back to glyoxylate and ammonia, catalysed by glycine oxidase. Thus, by means of a variety of transaminases, and using the reactions of glutamate dehydrogenase and glycine oxidase, all of the amino acids can, indirectly, be converted to their ketoacids and ammonia (Figure 9.9). Aspartate can also act as an intermediate in the indirect deamination of a variety of amino acids, as shown in Figure 9.12.

9.3.1.3 The metabolism of ammonia

The deamination of amino acids (and a number of other reactions in the body) results in the formation of ammonium ions. Ammonium is highly toxic. The normal plasma concentration is less than 50 ^mol/L; an increase to 80—100 ^mol/L (far too little to have any detectable effect on plasma pH) results in disturbance of consciousness, and in patients whose blood ammonium rises above about 200 ^mol/L ammonia intoxication leads to coma and convulsions, and may be fatal.

Table 9.9 Transamination products of the amino acids

Amino acid

Ketoacid

Alanine

Pyruvate

Arginine

a-Keto-y-guanidoacetate

Aspartic acid

Oxaloacetate

Cysteine

ß-Mercaptopyruvate

Glutamic acid

a-Ketoglutarate

Glutamine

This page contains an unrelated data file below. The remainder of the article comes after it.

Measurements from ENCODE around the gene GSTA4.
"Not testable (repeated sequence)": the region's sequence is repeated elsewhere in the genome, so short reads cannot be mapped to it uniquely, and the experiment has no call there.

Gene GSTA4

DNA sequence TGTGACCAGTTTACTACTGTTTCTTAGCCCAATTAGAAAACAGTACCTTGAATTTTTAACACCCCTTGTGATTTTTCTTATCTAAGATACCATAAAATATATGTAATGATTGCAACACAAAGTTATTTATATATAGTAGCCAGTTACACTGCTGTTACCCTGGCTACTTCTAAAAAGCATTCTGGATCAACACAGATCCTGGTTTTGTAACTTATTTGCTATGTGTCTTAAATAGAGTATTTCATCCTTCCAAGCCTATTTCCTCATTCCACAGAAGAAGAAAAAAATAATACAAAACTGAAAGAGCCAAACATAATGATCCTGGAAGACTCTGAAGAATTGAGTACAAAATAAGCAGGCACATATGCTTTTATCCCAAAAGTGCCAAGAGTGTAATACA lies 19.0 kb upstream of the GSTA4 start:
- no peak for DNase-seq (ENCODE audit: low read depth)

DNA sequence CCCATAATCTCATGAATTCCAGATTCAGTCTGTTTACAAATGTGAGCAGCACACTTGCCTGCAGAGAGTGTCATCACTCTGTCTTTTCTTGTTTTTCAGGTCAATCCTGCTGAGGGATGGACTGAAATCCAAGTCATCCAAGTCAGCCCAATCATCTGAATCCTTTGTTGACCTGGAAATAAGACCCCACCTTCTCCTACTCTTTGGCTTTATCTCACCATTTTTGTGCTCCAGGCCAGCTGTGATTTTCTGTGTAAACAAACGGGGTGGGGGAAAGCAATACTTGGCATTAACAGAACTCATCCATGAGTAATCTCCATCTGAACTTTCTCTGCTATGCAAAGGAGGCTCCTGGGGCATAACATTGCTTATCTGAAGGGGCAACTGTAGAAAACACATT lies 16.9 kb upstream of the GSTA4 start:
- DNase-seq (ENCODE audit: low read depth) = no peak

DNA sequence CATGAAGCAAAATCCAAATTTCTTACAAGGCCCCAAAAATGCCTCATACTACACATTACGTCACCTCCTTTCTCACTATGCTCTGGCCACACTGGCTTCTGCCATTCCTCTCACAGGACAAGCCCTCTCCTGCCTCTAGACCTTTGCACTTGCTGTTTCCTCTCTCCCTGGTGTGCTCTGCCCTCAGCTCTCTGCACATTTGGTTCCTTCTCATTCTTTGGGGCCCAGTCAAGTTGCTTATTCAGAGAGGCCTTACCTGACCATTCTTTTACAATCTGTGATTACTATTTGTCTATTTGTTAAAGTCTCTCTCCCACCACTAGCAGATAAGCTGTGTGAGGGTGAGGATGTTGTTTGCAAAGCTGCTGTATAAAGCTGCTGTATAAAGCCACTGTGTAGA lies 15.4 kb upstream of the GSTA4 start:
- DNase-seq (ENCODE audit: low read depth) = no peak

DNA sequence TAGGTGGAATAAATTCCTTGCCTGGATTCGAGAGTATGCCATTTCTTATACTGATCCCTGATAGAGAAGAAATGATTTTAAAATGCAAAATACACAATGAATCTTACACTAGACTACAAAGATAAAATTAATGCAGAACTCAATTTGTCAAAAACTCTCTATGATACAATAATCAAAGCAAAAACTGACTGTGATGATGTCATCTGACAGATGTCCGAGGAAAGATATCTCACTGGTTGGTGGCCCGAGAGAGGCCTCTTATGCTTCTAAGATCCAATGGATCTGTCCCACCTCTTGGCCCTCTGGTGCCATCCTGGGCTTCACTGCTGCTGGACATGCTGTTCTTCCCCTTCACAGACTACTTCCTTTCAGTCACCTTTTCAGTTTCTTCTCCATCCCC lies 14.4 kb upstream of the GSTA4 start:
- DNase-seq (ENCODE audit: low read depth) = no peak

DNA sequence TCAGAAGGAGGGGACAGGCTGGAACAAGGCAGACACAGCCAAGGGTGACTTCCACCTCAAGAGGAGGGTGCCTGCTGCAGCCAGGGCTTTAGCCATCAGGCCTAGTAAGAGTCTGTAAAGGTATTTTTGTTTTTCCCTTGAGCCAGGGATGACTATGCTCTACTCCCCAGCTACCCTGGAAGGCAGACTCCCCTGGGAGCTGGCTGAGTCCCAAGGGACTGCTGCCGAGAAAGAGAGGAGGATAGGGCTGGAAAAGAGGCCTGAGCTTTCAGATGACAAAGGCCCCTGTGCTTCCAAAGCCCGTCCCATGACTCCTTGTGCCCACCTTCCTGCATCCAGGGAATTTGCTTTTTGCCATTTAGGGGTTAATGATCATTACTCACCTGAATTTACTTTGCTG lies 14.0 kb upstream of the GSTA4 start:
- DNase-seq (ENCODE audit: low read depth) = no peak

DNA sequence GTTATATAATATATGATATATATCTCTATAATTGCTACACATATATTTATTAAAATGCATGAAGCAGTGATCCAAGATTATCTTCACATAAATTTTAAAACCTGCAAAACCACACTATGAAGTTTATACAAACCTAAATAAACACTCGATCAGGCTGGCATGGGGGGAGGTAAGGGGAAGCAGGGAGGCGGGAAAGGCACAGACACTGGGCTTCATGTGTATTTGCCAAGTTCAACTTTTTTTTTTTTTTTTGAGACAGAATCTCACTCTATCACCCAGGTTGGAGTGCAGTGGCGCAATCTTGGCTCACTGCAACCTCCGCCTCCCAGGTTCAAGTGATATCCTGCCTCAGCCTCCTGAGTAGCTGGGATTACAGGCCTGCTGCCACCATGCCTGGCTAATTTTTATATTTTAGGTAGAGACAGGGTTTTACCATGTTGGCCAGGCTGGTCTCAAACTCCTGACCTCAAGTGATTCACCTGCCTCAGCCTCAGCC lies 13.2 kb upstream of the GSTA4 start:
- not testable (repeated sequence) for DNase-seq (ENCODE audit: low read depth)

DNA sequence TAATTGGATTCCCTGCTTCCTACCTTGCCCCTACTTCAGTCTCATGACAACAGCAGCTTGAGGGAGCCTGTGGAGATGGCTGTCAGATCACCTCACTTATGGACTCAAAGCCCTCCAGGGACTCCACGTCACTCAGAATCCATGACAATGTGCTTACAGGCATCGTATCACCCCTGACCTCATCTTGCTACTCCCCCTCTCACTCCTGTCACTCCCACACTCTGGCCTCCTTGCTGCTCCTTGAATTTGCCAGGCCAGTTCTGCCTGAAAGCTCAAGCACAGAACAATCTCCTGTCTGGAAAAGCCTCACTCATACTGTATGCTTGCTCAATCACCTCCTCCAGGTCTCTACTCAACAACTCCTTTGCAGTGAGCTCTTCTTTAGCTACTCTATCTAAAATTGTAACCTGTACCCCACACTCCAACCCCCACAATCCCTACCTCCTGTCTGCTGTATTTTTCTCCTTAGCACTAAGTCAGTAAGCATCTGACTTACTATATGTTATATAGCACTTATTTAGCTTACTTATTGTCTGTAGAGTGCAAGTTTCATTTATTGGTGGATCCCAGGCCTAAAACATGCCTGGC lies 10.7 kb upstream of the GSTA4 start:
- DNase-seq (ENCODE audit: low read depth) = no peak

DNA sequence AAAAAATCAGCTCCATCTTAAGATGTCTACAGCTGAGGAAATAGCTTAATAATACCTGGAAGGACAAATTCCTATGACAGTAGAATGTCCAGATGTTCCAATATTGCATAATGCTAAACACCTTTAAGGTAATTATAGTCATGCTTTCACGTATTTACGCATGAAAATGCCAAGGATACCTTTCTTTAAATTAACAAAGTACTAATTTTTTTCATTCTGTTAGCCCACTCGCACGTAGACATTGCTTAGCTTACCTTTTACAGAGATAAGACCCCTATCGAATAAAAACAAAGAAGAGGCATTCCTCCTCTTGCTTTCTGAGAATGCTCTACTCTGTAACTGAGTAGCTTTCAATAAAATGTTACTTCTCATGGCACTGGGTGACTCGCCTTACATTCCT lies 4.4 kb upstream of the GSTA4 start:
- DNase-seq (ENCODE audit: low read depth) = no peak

a-Ketoglutaramic acid

Glycine

Glyoxylate

Histidine

Imidazolepyruvate

Isoleucine

a-Keto-ß-methylvalerate

Leucine

a-Ketoisocaproate

[Lysine*

a-Keto-e-aminocaproate ^ pipecolic acid]

Methionine

S-Methyl-ß-thiol 1 a-oxopropionate

Ornithine

Glutamic-y-semialdehyde

Phenylalanine

Phenylpyruvate

Proline

y-Hydroxypyruvate

Serine

Hydroxypyruvate

Threonine

a-Keto- ß -hydroxybutyrate

Tryptophan

Indolepyruvate

Tyrosine

p-Hydroxyphenylpyruvate

Valine

a-Ketoisovalerate

  • The ketoacid formed by transamination of lysine undergoes spontaneous cyclization.
  • The ketoacid formed by transamination of lysine undergoes spontaneous cyclization.

At any time, the total amount of ammonium to be transported around the body, and eventually excreted, is greatly in excess of the toxic level. What happens is that, as it is formed, ammonium is metabolized, mainly by the formation of glutamate from a-ketoglutarate, and then glutamine from glutamate, in a reaction catalysed by glutamine synthetase, as shown in Figure 9.10. Glutamine is transported in the bloodstream to the liver and kidneys.

It is the formation of glutamate from a-ketoglutarate that explains the neurotoxicity of ammonium; as ammonium concentrations in the nervous system rise, the reaction of glutamate dehydrogenase depletes the mitochondrial pool of a-ketoglutarate, resulting in impairment of the activity of the citric acid cycle (section 5.4.4), and so impairing energy-yielding metabolism.

In the kidneys, some glutamine is hydrolysed to glutamate (which remains in the body) and ammonium, which is excreted in the urine to neutralize excess acid excretion.

9.3.1.4 The synthesis of urea

In the liver, ammonium arising from either the hydrolysis of glutamine or the reaction of adenosine deaminase (section 9.3.1.5) is the substrate for synthesis of urea, the main nitrogenous excretion product. The cyclic pathway for urea synthesis is shown

Transdeamination
Figure 9.9 Transdeamination of amino acids — transamination linked to oxidative deamination.
Alanine Deamination